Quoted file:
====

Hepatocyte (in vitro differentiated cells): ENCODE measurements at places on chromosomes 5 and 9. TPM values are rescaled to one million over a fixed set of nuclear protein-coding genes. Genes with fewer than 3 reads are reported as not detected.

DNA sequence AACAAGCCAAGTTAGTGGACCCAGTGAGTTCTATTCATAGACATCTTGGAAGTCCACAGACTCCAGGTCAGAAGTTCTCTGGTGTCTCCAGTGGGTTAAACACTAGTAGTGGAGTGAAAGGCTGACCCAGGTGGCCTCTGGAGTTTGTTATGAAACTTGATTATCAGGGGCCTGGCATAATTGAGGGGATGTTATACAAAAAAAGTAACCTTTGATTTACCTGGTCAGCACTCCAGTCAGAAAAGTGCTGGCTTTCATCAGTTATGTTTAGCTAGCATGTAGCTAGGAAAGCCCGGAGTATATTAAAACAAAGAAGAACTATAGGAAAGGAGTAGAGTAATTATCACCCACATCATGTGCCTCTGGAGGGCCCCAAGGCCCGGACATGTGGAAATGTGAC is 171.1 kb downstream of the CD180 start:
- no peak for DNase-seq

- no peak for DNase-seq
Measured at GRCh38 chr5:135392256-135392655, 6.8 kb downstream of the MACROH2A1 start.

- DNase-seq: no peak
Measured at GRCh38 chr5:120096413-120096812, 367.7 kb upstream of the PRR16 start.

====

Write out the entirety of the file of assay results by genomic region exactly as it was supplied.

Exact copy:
Hepatocyte (in vitro differentiated cells): ENCODE measurements at places on chromosomes 5 and 9. TPM values are rescaled to one million over a fixed set of nuclear protein-coding genes. Genes with fewer than 3 reads are reported as not detected.

DNA sequence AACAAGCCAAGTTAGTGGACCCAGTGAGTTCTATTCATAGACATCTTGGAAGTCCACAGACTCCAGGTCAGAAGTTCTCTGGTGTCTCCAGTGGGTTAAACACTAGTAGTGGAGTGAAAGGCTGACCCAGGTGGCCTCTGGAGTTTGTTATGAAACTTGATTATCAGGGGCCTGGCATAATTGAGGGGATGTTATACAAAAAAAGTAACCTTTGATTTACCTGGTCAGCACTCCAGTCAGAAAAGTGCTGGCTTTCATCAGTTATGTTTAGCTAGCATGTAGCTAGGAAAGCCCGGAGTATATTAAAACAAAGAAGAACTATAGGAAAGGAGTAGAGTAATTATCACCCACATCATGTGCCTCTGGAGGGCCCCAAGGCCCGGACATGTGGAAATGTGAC is 171.1 kb downstream of the CD180 start:
- no peak for DNase-seq

- no peak for DNase-seq
Measured at GRCh38 chr5:135392256-135392655, 6.8 kb downstream of the MACROH2A1 start.

- DNase-seq: no peak
Measured at GRCh38 chr5:120096413-120096812, 367.7 kb upstream of the PRR16 start.